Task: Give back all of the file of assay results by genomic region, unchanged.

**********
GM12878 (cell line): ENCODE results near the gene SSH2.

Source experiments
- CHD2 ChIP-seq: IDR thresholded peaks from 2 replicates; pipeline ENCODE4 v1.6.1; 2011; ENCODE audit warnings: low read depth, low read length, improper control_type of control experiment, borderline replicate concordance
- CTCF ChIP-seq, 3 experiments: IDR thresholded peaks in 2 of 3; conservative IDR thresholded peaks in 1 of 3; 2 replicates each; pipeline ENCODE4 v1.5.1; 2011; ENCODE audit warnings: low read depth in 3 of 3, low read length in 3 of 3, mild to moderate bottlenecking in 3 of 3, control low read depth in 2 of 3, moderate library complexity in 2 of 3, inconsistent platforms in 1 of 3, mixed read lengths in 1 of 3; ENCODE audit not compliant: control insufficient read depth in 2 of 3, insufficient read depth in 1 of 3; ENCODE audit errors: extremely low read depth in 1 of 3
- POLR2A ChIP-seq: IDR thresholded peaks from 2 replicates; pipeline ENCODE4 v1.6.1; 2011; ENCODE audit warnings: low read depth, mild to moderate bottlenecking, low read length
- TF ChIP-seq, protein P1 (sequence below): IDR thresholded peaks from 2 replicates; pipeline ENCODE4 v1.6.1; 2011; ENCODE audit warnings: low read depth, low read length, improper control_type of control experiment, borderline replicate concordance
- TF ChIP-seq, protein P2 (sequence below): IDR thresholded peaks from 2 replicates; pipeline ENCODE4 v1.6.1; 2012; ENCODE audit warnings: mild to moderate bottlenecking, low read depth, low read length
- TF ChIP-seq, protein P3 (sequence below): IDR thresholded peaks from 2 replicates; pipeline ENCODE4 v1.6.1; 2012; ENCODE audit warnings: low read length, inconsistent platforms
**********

GM12878 (cell line): ENCODE results near the gene SSH2.

Source experiments
- CHD2 ChIP-seq: IDR thresholded peaks from 2 replicates; pipeline ENCODE4 v1.6.1; 2011; ENCODE audit warnings: low read depth, low read length, improper control_type of control experiment, borderline replicate concordance
- CTCF ChIP-seq, 3 experiments: IDR thresholded peaks in 2 of 3; conservative IDR thresholded peaks in 1 of 3; 2 replicates each; pipeline ENCODE4 v1.5.1; 2011; ENCODE audit warnings: low read depth in 3 of 3, low read length in 3 of 3, mild to moderate bottlenecking in 3 of 3, control low read depth in 2 of 3, moderate library complexity in 2 of 3, inconsistent platforms in 1 of 3, mixed read lengths in 1 of 3; ENCODE audit not compliant: control insufficient read depth in 2 of 3, insufficient read depth in 1 of 3; ENCODE audit errors: extremely low read depth in 1 of 3
- POLR2A ChIP-seq: IDR thresholded peaks from 2 replicates; pipeline ENCODE4 v1.6.1; 2011; ENCODE audit warnings: low read depth, mild to moderate bottlenecking, low read length
- TF ChIP-seq, protein P1 (sequence below): IDR thresholded peaks from 2 replicates; pipeline ENCODE4 v1.6.1; 2011; ENCODE audit warnings: low read depth, low read length, improper control_type of control experiment, borderline replicate concordance
- TF ChIP-seq, protein P2 (sequence below): IDR thresholded peaks from 2 replicates; pipeline ENCODE4 v1.6.1; 2012; ENCODE audit warnings: mild to moderate bottlenecking, low read depth, low read length
- TF ChIP-seq, protein P3 (sequence below): IDR thresholded peaks from 2 replicates; pipeline ENCODE4 v1.6.1; 2012; ENCODE audit warnings: low read length, inconsistent platforms